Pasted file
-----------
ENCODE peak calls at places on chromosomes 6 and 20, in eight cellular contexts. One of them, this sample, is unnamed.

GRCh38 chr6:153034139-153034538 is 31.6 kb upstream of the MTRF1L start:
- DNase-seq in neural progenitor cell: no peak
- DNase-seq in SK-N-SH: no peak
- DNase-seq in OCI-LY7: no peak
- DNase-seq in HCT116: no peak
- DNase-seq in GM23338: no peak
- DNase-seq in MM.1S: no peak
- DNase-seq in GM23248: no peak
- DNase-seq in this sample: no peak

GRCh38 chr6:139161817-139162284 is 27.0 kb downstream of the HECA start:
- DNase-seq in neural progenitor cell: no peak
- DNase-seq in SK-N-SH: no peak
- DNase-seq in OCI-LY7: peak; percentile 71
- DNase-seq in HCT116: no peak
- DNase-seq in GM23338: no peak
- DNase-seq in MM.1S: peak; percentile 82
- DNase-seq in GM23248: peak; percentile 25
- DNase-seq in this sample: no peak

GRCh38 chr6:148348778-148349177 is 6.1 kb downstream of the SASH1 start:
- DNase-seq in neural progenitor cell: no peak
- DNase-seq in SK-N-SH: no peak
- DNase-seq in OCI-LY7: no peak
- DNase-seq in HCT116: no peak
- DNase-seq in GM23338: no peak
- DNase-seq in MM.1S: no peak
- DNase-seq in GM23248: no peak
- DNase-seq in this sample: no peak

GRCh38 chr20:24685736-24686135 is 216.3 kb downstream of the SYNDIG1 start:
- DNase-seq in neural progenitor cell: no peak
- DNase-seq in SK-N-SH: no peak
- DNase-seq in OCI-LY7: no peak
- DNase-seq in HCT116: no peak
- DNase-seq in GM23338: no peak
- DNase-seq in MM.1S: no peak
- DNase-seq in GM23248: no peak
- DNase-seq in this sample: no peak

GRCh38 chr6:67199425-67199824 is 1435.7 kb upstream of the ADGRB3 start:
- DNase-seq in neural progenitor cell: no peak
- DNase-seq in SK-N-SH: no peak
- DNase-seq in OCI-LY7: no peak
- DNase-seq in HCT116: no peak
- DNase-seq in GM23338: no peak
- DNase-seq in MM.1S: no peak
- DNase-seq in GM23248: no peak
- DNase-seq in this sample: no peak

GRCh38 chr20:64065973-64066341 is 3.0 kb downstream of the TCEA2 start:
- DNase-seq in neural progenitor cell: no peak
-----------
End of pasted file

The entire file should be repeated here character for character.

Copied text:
ENCODE peak calls at places on chromosomes 6 and 20, in eight cellular contexts. One of them, this sample, is unnamed.

GRCh38 chr6:153034139-153034538 is 31.6 kb upstream of the MTRF1L start:
- DNase-seq in neural progenitor cell: no peak
- DNase-seq in SK-N-SH: no peak
- DNase-seq in OCI-LY7: no peak
- DNase-seq in HCT116: no peak
- DNase-seq in GM23338: no peak
- DNase-seq in MM.1S: no peak
- DNase-seq in GM23248: no peak
- DNase-seq in this sample: no peak

GRCh38 chr6:139161817-139162284 is 27.0 kb downstream of the HECA start:
- DNase-seq in neural progenitor cell: no peak
- DNase-seq in SK-N-SH: no peak
- DNase-seq in OCI-LY7: peak; percentile 71
- DNase-seq in HCT116: no peak
- DNase-seq in GM23338: no peak
- DNase-seq in MM.1S: peak; percentile 82
- DNase-seq in GM23248: peak; percentile 25
- DNase-seq in this sample: no peak

GRCh38 chr6:148348778-148349177 is 6.1 kb downstream of the SASH1 start:
- DNase-seq in neural progenitor cell: no peak
- DNase-seq in SK-N-SH: no peak
- DNase-seq in OCI-LY7: no peak
- DNase-seq in HCT116: no peak
- DNase-seq in GM23338: no peak
- DNase-seq in MM.1S: no peak
- DNase-seq in GM23248: no peak
- DNase-seq in this sample: no peak

GRCh38 chr20:24685736-24686135 is 216.3 kb downstream of the SYNDIG1 start:
- DNase-seq in neural progenitor cell: no peak
- DNase-seq in SK-N-SH: no peak
- DNase-seq in OCI-LY7: no peak
- DNase-seq in HCT116: no peak
- DNase-seq in GM23338: no peak
- DNase-seq in MM.1S: no peak
- DNase-seq in GM23248: no peak
- DNase-seq in this sample: no peak

GRCh38 chr6:67199425-67199824 is 1435.7 kb upstream of the ADGRB3 start:
- DNase-seq in neural progenitor cell: no peak
- DNase-seq in SK-N-SH: no peak
- DNase-seq in OCI-LY7: no peak
- DNase-seq in HCT116: no peak
- DNase-seq in GM23338: no peak
- DNase-seq in MM.1S: no peak
- DNase-seq in GM23248: no peak
- DNase-seq in this sample: no peak

GRCh38 chr20:64065973-64066341 is 3.0 kb downstream of the TCEA2 start:
- DNase-seq in neural progenitor cell: no peak